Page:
“When we anchored at St. Pierre I noticed the cable steamship Grappler, the Roddam, three or four American schooners and a number of Italian and Norwegian barks. The flames were then spurting straight up in the air, now and then waving to one side or the other for a moment and again leaping suddenly higher up.
“There was a constant muffled roar. It was like the biggest oil refinery in the world burning up on the mountain top. There was a tremendous explosion about 7.45 o’clock, soon after we got in. The mountain was blown to pieces. There was no warning. The side of the volcano was ripped out, and there was hurled straight toward us a solid wall of flame. It sounded like thousands of cannon.
“The wave of fire was on us and over us like a lightning flash. It was like a hurricane of fire. I saw it strike the cable steamship Grappler broadside on and capsize her. From end to end she burst into flames and then sank. The fire rolled in mass straight down upon St. Pierre and the shipping. The town vanished before our eyes and the air grew stifling hot, and we were in the thick of it.
“Wherever the mass of fire struck the sea the water boiled and sent up vast clouds of steam. The sea was torn into huge whirlpools that careened toward the open sea.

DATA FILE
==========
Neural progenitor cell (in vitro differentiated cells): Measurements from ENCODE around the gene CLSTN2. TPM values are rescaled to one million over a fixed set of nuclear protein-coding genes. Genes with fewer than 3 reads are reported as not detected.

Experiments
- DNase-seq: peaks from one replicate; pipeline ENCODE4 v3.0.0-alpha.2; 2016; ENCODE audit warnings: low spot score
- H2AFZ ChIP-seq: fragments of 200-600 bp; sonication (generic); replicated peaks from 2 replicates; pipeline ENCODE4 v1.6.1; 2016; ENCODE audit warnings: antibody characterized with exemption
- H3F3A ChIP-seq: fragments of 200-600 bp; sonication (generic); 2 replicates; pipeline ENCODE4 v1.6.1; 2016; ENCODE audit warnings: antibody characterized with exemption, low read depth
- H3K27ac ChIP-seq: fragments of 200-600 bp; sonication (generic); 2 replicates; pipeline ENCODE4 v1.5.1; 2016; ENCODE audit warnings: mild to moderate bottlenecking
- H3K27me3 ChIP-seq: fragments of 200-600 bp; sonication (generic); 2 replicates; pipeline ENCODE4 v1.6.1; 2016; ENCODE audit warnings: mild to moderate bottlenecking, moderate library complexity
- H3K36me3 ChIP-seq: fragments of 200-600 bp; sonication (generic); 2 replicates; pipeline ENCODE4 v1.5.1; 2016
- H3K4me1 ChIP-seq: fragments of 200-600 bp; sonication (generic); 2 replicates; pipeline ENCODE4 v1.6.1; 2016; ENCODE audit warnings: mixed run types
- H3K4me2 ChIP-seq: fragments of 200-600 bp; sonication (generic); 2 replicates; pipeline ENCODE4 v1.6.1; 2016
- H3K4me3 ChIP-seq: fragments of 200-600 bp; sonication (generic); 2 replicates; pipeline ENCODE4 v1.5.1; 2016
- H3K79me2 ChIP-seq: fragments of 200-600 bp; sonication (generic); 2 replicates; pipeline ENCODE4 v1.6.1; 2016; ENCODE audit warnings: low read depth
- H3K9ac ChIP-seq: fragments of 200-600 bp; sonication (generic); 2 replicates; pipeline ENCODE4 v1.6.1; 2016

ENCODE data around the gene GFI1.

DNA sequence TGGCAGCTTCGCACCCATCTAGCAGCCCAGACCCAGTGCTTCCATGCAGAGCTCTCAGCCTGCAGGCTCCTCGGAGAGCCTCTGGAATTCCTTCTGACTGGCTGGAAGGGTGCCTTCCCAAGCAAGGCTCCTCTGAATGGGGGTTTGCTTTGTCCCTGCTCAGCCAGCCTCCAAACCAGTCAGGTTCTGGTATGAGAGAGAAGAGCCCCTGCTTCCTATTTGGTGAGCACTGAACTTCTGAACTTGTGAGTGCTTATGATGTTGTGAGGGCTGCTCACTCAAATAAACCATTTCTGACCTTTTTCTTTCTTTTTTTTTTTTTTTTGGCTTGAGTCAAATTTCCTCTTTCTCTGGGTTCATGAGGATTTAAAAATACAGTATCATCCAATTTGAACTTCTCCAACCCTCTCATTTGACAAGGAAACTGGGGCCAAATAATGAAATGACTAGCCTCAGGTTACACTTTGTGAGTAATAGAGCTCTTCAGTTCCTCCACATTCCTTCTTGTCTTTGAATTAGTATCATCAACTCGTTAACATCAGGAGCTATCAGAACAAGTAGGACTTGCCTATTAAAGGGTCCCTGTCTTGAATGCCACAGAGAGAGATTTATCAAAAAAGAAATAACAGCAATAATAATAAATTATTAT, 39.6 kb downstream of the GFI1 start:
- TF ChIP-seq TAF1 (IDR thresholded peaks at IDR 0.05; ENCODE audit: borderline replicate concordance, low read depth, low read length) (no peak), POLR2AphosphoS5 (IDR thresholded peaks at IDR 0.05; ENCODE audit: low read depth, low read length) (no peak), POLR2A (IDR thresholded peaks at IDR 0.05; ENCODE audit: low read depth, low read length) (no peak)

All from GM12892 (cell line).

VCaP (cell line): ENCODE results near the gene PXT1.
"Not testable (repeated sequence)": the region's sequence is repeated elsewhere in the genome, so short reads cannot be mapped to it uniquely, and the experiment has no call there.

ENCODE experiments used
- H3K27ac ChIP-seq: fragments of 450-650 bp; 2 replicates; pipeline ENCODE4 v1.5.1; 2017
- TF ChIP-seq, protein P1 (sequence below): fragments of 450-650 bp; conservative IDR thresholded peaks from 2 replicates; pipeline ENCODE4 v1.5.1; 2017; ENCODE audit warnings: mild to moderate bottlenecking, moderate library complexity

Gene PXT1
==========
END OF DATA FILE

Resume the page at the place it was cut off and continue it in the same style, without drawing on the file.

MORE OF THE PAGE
“One of these horrible hot whirlpools swung under the Roraima and pulled her down on her beam ends with the suction. She careened way over to port, and then the fire hurricane from the volcano smashed her, and over she went on the opposite side. The fire wave swept off the masts and smokestack as if they were cut with a knife.
“Captain Muggah was the only one on deck not killed outright. He was caught by the fire wave and terribly burned. He yelled to get up the anchor, but, before two fathoms were heaved in the Roraima was almost upset by the boiling whirlpool, and the fire wave had thrown her down on her beam ends to starboard. Captain Muggah was overcome by the flames. He fell unconscious from the bridge and toppled overboard.
“The blast of fire from the volcano lasted only a few minutes. It shriveled and set fire to everything it touched. Thousands of casks of rum were stored in St. Pierre, and these were exploded by the terrific heat. The burning rum ran in streams down every street and out to the sea. This blazing rum set fire to the Roraima several times. Before the volcano burst the landings of St. Pierre were crowded with people. After the explosion not one living being was seen on land. Only twenty-five of those on the Roraima out of sixty-eight were left after the first flash.
“The French cruiser Suchet came in and took us off at 2 P. M. She remained nearby, helping all she could, until 5 o’clock, then went to Fort de France with all the people she had rescued. At that time it looked as if the entire north end of the island was on fire.”